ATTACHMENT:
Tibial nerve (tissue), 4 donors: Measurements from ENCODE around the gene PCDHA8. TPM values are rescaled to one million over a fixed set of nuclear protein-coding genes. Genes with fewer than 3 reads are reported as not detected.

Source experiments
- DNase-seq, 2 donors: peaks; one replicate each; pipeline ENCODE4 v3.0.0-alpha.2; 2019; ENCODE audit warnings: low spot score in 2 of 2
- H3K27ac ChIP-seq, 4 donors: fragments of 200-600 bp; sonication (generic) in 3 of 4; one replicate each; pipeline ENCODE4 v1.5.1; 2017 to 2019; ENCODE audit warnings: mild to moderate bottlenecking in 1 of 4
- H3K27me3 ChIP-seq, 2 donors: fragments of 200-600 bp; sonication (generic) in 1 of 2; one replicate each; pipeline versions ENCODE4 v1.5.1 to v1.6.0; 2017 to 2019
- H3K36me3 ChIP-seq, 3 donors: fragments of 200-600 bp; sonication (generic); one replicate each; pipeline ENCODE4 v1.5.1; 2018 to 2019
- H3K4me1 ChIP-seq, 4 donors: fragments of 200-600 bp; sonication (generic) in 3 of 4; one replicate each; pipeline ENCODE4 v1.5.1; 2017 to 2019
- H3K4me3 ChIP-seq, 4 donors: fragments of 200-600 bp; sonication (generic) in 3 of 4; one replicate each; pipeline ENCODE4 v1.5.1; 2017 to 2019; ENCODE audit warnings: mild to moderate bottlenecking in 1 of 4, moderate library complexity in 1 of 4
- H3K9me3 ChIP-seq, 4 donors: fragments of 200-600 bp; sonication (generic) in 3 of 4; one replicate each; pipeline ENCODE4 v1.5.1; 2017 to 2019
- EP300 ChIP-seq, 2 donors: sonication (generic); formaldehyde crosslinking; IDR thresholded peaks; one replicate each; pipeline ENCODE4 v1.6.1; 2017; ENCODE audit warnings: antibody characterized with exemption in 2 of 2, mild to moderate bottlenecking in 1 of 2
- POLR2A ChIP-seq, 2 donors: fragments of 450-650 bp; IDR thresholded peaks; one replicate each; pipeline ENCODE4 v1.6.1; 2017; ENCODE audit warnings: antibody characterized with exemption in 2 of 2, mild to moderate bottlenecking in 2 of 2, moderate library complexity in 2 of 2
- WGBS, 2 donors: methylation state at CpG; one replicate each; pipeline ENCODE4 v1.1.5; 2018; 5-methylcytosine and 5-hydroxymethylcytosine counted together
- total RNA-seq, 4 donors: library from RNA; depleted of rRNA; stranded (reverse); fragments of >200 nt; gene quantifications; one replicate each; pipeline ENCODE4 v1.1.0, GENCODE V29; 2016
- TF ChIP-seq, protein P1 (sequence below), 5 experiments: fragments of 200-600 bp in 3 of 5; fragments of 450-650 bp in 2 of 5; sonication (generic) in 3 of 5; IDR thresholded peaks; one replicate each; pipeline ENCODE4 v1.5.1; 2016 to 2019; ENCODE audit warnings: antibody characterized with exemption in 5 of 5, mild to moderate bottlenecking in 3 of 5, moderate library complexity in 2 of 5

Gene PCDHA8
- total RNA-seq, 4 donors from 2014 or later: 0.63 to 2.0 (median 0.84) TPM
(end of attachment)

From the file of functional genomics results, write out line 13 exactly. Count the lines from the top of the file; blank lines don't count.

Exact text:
- total RNA-seq, 4 donors: library from RNA; depleted of rRNA; stranded (reverse); fragments of >200 nt; gene quantifications; one replicate each; pipeline ENCODE4 v1.1.0, GENCODE V29; 2016